BACKGROUND: The clinical efficacy of hyperfractionated cyclophosphamide, vincristine, doxorubicin, and dexamethasone (HCVAD) plus ponatinib has not been compared with that of HCVAD plus dasatinib in patients with Philadelphia chromosome-positive acute lymphoblastic leukemia (Ph+ ALL) in a randomized clinical trial. METHODS: The authors analyzed 110 patients with newly diagnosed Ph+ ALL who were enrolled in 2 consecutive, prospective, phase 2 clinical trials of frontline HCVAD with either dasatinib (63 patients) or ponatinib (47 patients). Propensity score analysis with 1:1 matching with the nearest neighbor matching method and inverse probability of treatment weighting (IPTW) analysis based on the propensity scores were performed to assess response rates, event-free survival (EFS), and overall survival (OS) between the cohorts. RESULTS: Propensity score matching identified 41 patients in each cohort. With propensity score matching, the 3-year EFS rates for patients treated with HCVAD plus ponatinib and HCVAD plus dasatinib were 69% and 46%, respectively (P =.04), and the 3-year OS rates were 83% and 56%, respectively (P =.03). IPTW analysis using prematching cohorts demonstrated that patients treated with HCVAD plus ponatinib had significantly higher rates of minimal residual disease negativity by flow cytometry on day 21, complete cytogenetic response at complete response, major molecular response at complete response and at 3 months, and complete molecular response at 3 months. IPTW confirmed that treatment with HCVAD plus ponatinib was associated with longer EFS (P =.003) and OS (P =.001) compared with treatment with HCVAD plus dasatinib. CONCLUSIONS: The clinical outcome of patients treated with HCVAD plus ponatinib appears to be superior to that of patients treated with HCVAD plus dasatinib among individuals with Ph+ ALL. Cancer 2016;122:3650-6.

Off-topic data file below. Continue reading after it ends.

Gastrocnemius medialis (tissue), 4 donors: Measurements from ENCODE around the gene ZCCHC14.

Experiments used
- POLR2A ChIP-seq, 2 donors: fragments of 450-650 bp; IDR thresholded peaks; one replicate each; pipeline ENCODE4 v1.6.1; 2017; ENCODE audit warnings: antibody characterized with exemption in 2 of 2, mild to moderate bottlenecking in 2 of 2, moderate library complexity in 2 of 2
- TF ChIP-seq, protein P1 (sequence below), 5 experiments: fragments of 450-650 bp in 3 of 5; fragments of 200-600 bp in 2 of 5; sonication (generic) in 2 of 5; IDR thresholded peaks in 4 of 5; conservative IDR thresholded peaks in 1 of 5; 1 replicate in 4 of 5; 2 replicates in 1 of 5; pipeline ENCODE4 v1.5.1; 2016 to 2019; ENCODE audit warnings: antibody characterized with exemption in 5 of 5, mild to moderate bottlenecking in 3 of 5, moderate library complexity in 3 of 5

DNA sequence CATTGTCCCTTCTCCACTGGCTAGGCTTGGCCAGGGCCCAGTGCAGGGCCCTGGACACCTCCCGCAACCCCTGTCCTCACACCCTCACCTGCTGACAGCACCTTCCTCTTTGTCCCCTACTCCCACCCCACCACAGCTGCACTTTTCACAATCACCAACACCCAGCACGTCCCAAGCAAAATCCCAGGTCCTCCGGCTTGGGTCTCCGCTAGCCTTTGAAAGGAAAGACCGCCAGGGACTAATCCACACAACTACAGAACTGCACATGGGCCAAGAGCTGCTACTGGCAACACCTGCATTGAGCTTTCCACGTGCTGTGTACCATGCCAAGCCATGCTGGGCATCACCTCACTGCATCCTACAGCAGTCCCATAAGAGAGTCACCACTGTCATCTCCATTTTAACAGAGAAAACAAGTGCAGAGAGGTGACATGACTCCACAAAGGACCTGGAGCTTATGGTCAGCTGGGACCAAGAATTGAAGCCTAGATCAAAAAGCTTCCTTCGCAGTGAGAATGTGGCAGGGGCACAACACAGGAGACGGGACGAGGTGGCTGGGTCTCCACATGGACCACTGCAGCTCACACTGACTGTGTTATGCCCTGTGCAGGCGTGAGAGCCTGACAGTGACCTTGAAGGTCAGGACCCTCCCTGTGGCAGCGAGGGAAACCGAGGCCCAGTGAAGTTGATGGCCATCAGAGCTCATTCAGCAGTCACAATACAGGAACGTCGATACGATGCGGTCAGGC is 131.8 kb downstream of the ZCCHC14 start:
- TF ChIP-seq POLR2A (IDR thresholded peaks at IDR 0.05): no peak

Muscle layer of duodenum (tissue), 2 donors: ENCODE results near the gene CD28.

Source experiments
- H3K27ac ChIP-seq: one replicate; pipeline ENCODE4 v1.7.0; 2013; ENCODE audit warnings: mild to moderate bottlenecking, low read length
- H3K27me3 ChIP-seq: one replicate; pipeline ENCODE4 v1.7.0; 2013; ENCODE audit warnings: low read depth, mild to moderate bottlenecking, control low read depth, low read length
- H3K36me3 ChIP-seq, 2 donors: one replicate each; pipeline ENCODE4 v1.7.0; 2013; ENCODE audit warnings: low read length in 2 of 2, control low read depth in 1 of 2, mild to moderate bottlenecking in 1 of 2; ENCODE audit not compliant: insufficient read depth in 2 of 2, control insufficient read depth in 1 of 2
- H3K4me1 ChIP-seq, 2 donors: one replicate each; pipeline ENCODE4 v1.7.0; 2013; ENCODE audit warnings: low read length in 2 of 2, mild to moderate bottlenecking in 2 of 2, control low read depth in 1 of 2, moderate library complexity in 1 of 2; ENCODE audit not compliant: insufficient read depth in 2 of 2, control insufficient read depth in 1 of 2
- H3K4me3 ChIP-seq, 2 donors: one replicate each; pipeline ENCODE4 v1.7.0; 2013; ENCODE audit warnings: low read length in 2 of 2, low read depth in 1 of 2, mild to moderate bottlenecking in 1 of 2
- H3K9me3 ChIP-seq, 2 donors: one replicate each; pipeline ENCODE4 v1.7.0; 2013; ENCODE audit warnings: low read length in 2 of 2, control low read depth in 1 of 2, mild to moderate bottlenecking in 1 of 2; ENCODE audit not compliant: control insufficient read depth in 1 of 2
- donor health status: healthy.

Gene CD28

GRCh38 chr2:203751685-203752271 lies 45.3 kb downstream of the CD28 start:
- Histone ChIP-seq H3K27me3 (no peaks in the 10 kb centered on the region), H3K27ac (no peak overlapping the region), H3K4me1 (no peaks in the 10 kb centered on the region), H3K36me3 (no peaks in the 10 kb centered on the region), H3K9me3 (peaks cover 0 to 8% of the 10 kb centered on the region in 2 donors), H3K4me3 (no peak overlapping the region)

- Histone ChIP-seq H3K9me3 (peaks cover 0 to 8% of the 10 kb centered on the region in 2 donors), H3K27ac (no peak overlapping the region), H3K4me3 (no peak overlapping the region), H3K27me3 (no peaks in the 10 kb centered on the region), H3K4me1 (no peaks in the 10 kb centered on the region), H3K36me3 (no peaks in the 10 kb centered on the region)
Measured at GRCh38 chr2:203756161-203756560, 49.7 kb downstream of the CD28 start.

- Philadelphia chromosome
- acute lymphoblastic leukemia
- dexamethasone (hyper-CVAD [HCVAD])
- hyperfractionated cyclophosphamide
ASJC Scopus subject areas
- Cancer Research